In late 2012 I met with Tim McMurray and we recorded a series of videos on Mac 1’s involvement with Paintball in the mid to late 1980s.
Tim mentioned a few products I hadn’t heard of before, including his semi automatic design which he prototyped but then destroyed to let off some steam after being screwed over one too many times.
McMurray also mentioned an early product named the “Pump Twist Dual.”
In the following video (from late 2012) Tim McMurray takes a look at the G&H Customs Lever Action and is reminded of the short lived Pump Twist Dual.
As Tim says in the video, after looking at the G&H Custom’s Lever Action:
“We used to do a very similar thing were we would try and make [the stock K1/K2 rifle] as good as it could be. We twisted the action in the stock 120 degrees, putting the feed tube on top, barrel on the right.
We called it a Pump-Twist-Dual, it had a dual co2, it had a pump action where we took the front part of the wood stock and split it from the back, put a dowel it could ride on and the front of the stock was actually your pump [handle].
So the twist meant we pushed it 120 degrees to the right, recut the slots for the trigger group, recut the pin for the back group, and dual co2’ed the gun so it would have more co2 capacity.”
This cropped photo, from the May 1988 issue of Frontline Magazine, shows the only printed example I’ve come across of The Pump Twist Dual. See the full size page scan from May 1988 Frontline Magazine here.
At first I couldn’t tell from the photo if the rifle’s tubes have been rotated, but the gun definitely has a pump handle made from the long stock.
I thought, maybe Tim imagined rotating the brass tubes of the gun, but after looking a little closer at the angle the paintgun is held in the stock in the above May 1988 Frontline photo, the amount of the barrel tube that is visible at that angle means the tubes had in fact been rotated. The largest clue is the fact that none of the lower tube is showing and the pump rod is directly against the upper tube and the upper tube is directly against the stock (I hope that makes sense).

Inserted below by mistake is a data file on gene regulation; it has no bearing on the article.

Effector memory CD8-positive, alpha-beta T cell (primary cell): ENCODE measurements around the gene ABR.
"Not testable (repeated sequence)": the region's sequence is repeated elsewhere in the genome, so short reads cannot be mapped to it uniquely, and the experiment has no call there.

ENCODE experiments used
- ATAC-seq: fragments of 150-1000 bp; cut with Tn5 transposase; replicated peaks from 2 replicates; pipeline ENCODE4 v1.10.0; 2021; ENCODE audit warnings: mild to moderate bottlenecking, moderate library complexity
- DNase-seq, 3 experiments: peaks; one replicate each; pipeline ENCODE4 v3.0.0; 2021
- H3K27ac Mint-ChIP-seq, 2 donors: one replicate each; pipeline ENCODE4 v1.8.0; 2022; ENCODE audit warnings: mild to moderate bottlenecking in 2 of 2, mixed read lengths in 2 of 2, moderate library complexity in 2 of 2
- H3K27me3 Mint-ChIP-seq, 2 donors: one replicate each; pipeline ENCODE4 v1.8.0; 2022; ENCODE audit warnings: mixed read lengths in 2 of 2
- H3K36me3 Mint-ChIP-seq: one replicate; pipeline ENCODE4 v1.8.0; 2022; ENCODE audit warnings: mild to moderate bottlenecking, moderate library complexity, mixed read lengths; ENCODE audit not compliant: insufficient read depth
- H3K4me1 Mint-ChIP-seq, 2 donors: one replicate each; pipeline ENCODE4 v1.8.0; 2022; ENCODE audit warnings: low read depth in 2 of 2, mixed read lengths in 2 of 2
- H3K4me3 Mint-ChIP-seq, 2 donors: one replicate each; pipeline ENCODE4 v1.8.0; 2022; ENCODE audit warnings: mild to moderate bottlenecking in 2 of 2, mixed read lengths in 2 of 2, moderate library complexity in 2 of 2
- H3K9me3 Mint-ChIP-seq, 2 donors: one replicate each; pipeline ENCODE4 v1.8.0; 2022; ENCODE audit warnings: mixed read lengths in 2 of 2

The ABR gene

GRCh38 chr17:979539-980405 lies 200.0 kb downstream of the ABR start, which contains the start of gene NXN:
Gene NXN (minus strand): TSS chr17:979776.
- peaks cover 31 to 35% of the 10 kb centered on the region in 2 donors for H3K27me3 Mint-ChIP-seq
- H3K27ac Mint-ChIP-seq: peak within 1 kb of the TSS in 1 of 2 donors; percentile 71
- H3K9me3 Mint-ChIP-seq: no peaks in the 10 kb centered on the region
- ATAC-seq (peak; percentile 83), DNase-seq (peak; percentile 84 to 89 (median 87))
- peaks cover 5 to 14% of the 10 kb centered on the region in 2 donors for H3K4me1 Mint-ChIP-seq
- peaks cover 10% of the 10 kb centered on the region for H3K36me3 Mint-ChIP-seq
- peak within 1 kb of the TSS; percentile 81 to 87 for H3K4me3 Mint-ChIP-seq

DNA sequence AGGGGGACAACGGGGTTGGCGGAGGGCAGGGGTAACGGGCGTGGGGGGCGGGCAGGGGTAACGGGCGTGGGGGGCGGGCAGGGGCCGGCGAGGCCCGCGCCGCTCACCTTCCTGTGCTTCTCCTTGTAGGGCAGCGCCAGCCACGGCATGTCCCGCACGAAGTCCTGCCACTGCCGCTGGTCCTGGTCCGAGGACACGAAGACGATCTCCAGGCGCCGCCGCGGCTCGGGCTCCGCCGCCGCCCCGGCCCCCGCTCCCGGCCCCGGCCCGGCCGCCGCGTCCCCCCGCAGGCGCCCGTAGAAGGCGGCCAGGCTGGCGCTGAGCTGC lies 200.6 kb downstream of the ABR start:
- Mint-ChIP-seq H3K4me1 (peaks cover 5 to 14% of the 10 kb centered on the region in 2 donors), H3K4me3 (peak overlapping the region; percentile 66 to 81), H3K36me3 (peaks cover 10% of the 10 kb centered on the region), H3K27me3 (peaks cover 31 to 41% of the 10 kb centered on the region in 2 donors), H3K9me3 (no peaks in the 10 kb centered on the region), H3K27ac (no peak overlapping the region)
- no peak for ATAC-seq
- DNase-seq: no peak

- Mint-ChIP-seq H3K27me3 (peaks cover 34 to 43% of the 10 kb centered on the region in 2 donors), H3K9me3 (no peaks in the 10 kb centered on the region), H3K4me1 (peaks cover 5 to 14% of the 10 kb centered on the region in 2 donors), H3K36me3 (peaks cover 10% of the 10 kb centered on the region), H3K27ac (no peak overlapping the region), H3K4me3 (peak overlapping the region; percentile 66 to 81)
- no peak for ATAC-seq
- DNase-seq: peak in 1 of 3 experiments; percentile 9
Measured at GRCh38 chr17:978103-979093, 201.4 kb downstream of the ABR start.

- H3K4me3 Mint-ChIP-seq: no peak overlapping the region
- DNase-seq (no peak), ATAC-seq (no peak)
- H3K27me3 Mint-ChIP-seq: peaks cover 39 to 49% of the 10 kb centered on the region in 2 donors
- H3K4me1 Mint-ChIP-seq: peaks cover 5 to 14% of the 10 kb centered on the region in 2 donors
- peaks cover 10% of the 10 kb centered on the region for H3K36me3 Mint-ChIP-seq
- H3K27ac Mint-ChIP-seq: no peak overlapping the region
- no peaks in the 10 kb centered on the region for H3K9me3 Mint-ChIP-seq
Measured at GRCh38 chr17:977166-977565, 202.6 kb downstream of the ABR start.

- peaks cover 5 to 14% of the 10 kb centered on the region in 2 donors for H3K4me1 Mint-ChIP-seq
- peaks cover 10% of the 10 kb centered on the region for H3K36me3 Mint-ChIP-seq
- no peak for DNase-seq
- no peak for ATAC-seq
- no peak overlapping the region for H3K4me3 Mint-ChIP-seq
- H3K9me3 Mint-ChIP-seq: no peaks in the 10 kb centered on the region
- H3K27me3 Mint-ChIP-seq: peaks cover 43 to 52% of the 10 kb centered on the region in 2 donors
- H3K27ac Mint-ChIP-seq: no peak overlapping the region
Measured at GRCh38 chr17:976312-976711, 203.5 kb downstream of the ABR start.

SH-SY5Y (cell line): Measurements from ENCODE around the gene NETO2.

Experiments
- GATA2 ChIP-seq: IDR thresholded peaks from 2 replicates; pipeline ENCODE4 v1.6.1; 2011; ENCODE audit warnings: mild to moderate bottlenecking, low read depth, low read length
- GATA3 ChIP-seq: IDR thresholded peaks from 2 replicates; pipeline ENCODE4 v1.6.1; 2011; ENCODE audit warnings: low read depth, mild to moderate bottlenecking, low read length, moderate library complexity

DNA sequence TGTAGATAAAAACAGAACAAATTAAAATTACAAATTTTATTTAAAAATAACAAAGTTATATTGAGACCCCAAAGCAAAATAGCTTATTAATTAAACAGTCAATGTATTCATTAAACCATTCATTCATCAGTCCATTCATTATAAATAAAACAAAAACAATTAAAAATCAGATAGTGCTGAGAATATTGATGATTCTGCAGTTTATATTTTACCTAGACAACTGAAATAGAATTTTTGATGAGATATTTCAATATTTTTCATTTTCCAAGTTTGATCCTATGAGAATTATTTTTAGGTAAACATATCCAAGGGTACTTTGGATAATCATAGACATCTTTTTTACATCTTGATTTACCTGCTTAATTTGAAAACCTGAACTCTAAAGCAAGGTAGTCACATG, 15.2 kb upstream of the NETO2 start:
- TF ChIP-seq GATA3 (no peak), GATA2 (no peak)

Tim told me he thought they made around 25 Pump Twist Duals and his guess of 1986 in the video would be closer to the accurate time frame they were built. Since this rifles would have likely been built off a K2 and K2s probably were arriving (stamped for PMI) to southern California in mid 86.
Based on the number of only 25 and the early date Mac 1 modified the rifles for the Pump Twist Dual modification, I didn’t think I would come across this pump rifle.
But last week, a Pump Twist Dual popped up on ebay out of La Habra, California. At first I discounted it as just another hacked up KP that a high school kid had modified in shop class but after a couple seconds of looking at it I had to check the old Frontline Magazines for the only photos I had seen.
I wasn’t sure if it would be better trying to get the seller to end the auction and sell the rifle off ebay or take my chances with the auction. I decided that I couldn’t risk it, if someone other than myself picked this up, they could end up trashing the stock’s pump, rod and bolt assembly and then the Frontline photo might be the closest we ever get to finding one. And if I won the auction I would likely still have to drive to pick up the rifle since I wouldn’t want to risk the stock breaking in the mail (yes this happens too often).
So I drove to La Habra and figured I would buy it and eventually drop a stock feed kp body of some type into it.
La Habra was only about 40 miles from Los Angeles, so I drove over and picked it up from the seller, Junior.
Looking at the rifle I didn’t think this rifle had the full Pump Twist Dual modification, only the stock modification. But once I picked the rifle up I didn’t think the pump handle looked right? The pump handle almost looked tweaked? Sort of like if it had been bent for a bolt that sat closer to the stock and then bent up when the stock feed tube was removed and converted to direct feed.
Well sure enough, after removing the stock I saw the extra trigger slot and mounting hole so the body was a genuine Pump Twist Dual model that’s unfortunately been converted to direct feed. I guess I’ll have to convert it back to stock class feed.
From my research on the Elevator Gun I constructed a timeline for when Tim worked with Stan Russell and Earon Carter and they produced various products. I had estimated the cut down rifles (long K1s) were built in mid 85 (manual was dated September 85) and then Sheridan released the K1 rifles in early 86 (manual dated 3/86). And the first K2s around mid 86.
This rifle was likely built from a K2, which was stamped for Pursuit Marketing Inc (PMI) and has the serial of B08509. This paintgun was likely originally built in mid 86 and then, from the date on the tank, September 1986, was converted to direct feed a few months later.
Here are the vent holes drilled towards the end of the lower tube. I’m not sure if one of these holes was drilled in order to use the dual 12 grams and then an additional hole was drilled later for the constant air adapter.
So another really luckly find and neat project. Eventually it will be converted back to stock class and I’ll rotate the barrels tube. Anyone else remember the Pump Twist Dual?